Freedom abhors perfection. In the history of nations, it is
A narrative in which idealism is in combat with ideology, and the
Romance of struggle gives in to the reality of incompatibility. Old
Demons in tattered but still colourful clothes of ethnicity and
Tribalism have the habit of gate-crashing the freedom party.
Hate Rearmed patrols the liberated streets. In the evening of the
Last century, when the idyll of communism was shattered, when
The Lie was finaly laid to rest, we saw how the poignancy of free-
Dom was accompanied by the agony of separation. Those were
The days when the punsters of journalism could stretch their
Creativity, raning from Mikhalangelo (Gorbachev) to Check-
O-Slavakia. The story of 1989, Europe’s annus mirabilis, would
Outgrow the beauty of the Magic Lantern and the Second Prague Spring.
In Central Europe, the phraseology of liberation would be expanded to
include "the Second Holocausr" and "ethnic cleansing". Today, as
Mesopotamia stages the new century's passion play of freedom, we know
the world hasn't gone too far. Freedom divides the mind, and it kills.
PATRICK FRENCH, in another Essay titled
The Power of POSSIBILITY,
writes on the main thesis of
HOW A SHARED SENSE OF IDENTITY AND
AN EXTREME FORM OF DEMOCRACY
KEEP ALIVE A COUNTRY WHERE THE
NATIONAL PROJECT IS NOT A BAD IDEA.
“Until the 19th century, the idea of India was vague – although it became politically necessary to create it in hindsight, and invoke the emperor Ashoka with his pillar and wheel. In revious times, a person owed loyalty to little beyond an extended family, a place, or perhaps a profession. Today, when national identity is so strong, it is easy to forget the extent to which Indianness is a recent creation. Once the British had conquered territory and painted the map rd, it became easier to see what needed to be opposed. A common sense of pride and purpose grew, with khadi as the first truly pan-Indian symbol. The freedom movement evicted the alien rulers easily compared to the long and bloody battles for nationhood elsewhere in the world, giving an optimistic momentum that inspired the strugglesof other occupied people.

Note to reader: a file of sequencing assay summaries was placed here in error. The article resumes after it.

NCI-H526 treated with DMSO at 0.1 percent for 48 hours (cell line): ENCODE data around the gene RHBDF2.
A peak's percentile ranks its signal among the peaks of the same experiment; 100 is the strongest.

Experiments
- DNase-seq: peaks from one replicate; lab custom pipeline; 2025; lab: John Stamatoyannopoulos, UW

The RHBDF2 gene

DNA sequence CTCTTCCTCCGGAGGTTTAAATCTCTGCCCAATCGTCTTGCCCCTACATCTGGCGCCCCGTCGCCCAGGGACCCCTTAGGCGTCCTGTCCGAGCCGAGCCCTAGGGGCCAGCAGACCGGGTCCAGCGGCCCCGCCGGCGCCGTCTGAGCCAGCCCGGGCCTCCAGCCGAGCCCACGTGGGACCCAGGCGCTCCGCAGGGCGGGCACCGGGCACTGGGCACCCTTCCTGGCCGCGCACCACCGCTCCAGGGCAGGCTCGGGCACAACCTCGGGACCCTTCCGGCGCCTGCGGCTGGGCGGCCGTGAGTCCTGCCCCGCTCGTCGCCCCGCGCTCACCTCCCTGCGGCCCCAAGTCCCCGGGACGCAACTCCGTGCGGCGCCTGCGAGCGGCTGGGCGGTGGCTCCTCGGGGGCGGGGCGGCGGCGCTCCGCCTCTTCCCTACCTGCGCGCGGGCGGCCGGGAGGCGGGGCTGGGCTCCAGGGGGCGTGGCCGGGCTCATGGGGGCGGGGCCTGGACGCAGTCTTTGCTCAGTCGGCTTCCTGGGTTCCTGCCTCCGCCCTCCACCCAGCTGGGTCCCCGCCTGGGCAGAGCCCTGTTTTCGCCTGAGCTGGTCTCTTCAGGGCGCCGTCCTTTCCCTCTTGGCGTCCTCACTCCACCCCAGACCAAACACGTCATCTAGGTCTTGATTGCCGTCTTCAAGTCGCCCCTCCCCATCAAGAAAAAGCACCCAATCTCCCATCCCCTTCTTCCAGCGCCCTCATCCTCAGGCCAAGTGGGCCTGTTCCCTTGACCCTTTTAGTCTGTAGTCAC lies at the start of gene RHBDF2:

“Being Indian is a powerful identity, internationally recognized in a way that being, say, Burkinabe, is not. The days when an ambitious person had to try to escape overseas are long gone; instead, successful businessmen return in the hope of making money and rediscovering a land they had lost. Indians who live abroad like to exist on their own terms in a sate of suspended animation, going to each other’s weddings and family parties, imagining they are still at home.
“The economic boost of the last ten years has engineered a propulsion that has changed the way the Indians think about themselves. They now have a chance to shape their destiny.”
“Schoolchildren are taught that the country comes before everything else. It is a kind of brainwashing, but it has been remarkably effective, and underpins India’s unity.”
DESIDERATA: Last but not least, a short on political power.
Just a couple of quotes as a telescopic zeroing on the core that matters. Maybe Malaysian politicians must take note and ponder.
In the Essay on “United We RULE”, by PRABHU CHAWLA
IT IS NOT POLITICAL CONVICTION
THAT KEEPS OUR RULING CLASS
TOGETHER BUT IDEOLOGICAL
OPPORTUNISM DICTATED BY THE
EXIGENCIES OF POWER
“India remains united politically as well as geographically
because our power elite had mastered the art of mergers and acquisitions
much before India Inc did."